The cool front moved through somewhat Thursday night but
really came in Friday night. When I rose before dawn
Saturday, the outside temperature was 58 degrees. Unusual
for October. Not unheard of, but unusual.
I debated, continuing an argument that had been going
on for weeks now. A sense of impending dread hung over
me, wariness, something akin to fear but at a level more
like premonition. Thursday afternoon at the bayou near
my office, silver flashed in the sun, shad gone belly-up
in black water. Closer inspection revealed crabs, shrimp
and a few bream. For two weeks Bayou Teche had run salty
behind the city of Franklin, trapped with no winds, no
rain. Hurricane Rita had pushed four or more feet of Gulf
water into the bayou and beyond, the surge and winds
churning up decades of organic matter laying below. Now
that matter had begun to decay, robbing the water of oxygen.
The baitfish was the first to go. Canaries in a coal mine.
The reports had been on the Internet for a week: Near
Sabine Pass, Hurricane Rita had left rafts of dead fish,
some so vast they seemed to stretch beyond a man's vision.
Also along the mouth of the Mississippi, where Hurricane
Katrina came ashore. Inland, along the basin, sporadic
reports, mostly unconfirmed, of freshwater fish kills had
become all too common. My native waters lay nearly exactly
between the two landfalls.
But I made fresh coffee. I drink it black, no sugar.
Hot, strong Cajun coffee like my mother made, my
grandmother. Dawn stole in, stretching out over the
sky first in a silver-gray glow. I stood on the porch,
thinking that subtle luminescence reminded me of the
night Rita passed more than one hundred and twenty miles
from here, making the sky shine eerily. Like a specter,
somehow, like a dingy white sheet tossed over the world.
There was no longer any debate. I finished my coffee
and haplessly loaded a couple of rods into the boat. I
had about a quarter tank of gas and thought I might need
more, but the nearest stations had paper bags over their
pump heads. It's been that way a lot around here lately.
Instead of putting in over here on the Reservation, I
trailered the boat all the way to the lake.
It was hard to see, the dawn was still growing, but I
thought the water looked okay. The engine fired, though
it had been months since I used it, and I sped across
the channel into the cove. It didn't take long.
I thought of the coffee in my cup that morning. I
thought of midnight, pulled down as the dawn overtook
it with gray glow. This is where midnight went, I knew.
Here, in Cok'tangi, and midnight reeks, you know. Like
a sewer plant, maybe. Like stagnation and lifelessness.
I pulled the throttle back and the boat settled into
the blackness, churning a foul stench.
There, along the south shore of the cove, I idled
through dead, black water. It surrounded me, stifled
me and burned my nostrils. The sun was peeking over
the levee and throwing golden lances at the cypress
trees, revealing watermarks four or five feet up
their trunks only recently receded. Nothing moved.
Nothing scattered, swirled, jumped or sped away in
a vee-shaped wake. There were bubbles here and there,
lots of them, and I thought they might be turtles,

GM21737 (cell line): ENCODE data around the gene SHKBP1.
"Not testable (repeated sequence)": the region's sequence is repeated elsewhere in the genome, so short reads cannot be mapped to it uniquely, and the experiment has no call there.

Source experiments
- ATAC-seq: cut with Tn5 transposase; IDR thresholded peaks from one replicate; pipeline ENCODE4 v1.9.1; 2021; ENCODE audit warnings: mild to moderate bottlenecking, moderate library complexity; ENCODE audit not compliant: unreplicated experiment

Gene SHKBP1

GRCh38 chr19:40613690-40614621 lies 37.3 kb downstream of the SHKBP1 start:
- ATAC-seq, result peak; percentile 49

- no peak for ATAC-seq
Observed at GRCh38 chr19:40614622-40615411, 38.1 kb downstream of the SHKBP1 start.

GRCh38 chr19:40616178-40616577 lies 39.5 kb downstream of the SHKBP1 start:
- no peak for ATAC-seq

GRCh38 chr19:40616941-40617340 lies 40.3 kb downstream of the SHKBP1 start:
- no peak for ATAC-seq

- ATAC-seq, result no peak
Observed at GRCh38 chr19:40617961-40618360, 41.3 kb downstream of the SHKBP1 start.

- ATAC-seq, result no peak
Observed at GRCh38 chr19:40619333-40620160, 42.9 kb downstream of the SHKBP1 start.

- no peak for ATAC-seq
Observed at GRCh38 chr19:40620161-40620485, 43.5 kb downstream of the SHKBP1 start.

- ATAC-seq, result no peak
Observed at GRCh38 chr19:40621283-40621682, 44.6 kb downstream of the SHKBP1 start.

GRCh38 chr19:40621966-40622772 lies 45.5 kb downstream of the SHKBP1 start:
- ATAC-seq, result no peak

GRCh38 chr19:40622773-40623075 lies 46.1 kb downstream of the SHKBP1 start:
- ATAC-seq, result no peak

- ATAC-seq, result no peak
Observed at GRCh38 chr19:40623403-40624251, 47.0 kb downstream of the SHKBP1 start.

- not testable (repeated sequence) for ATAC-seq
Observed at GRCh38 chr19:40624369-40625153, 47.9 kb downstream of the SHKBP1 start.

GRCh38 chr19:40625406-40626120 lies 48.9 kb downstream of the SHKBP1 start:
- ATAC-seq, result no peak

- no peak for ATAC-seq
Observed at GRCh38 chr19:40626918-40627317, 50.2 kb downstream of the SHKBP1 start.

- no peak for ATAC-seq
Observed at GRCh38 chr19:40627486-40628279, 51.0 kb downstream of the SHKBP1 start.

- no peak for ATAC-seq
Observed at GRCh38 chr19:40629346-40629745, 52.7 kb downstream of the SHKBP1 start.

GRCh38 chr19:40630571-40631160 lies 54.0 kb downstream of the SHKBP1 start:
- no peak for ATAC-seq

but I realized it was churned organic matter, letting
loose methane as it rotted. Some of it was leaves,
twigs, animals and fish, that may have lay in that
anaerobic layer of muck at the bottom of most Louisiana
waters for decades, maybe centuries depending on how
often hurricanes hit there.
A circumference of the cove and a diversion down
Sawmill Bayou revealed no change. Midnight, pulled
down and spread, unfurling, over the waters. I could
stand the stink no more and, once I found a deep spot
in the bayou, pushed the throttle hard and the boat
leapt up, outward, fast. I turned left at the channel,
went to the lake. Here a north wind was building and
the water churned foamy, but little better. I turned
away, beaten. Returned to the landing, returned home.
The world would renew herself, but not today. Not for
awhile yet. Midnight, hung low, pulled down. The smell
followed me along the levee as I made my way home. It
would renew, but not soon.
I thought of New Orleans and the surrounding areas,
the horrors Katrina brought and the devastation Rita
left behind weeks later. My little black water world
was a minor tragedy in a land strewn with tragedies.
There is no rain in the forecast for the next ten days.
We desperately need rain to flush out the midnight from
between our banks, out of our bayous and lakes and coves.
North winds are lowering the levels of stagnant water,
but nothing fresh is coming in. At home I hosed down the
boat and had to scrub at smelly black stains along the
hull. Stains of decay.
When done, the boat covered, the tackle put up, I
retreated to the house and sat for a long, long time,
longing for green-black water, for the sound of
splashing around the next bend in the bayou. I ached
for the scent of rain to cleanse my nostrils of the
persistent reek still in my lungs, the smell of black,
dead water. ~ Roger
It's out! And available now! You can be one of the
first to own a copy of Roger's book. Native Waters: A
Few Moments in a Small Wooden Boat
Order it now from
or Barnes & Noble.com.
Roger will also be giving away three autographed copies to
readers. Stay tuned, for an announcement on the Bulletin
Board on that soon.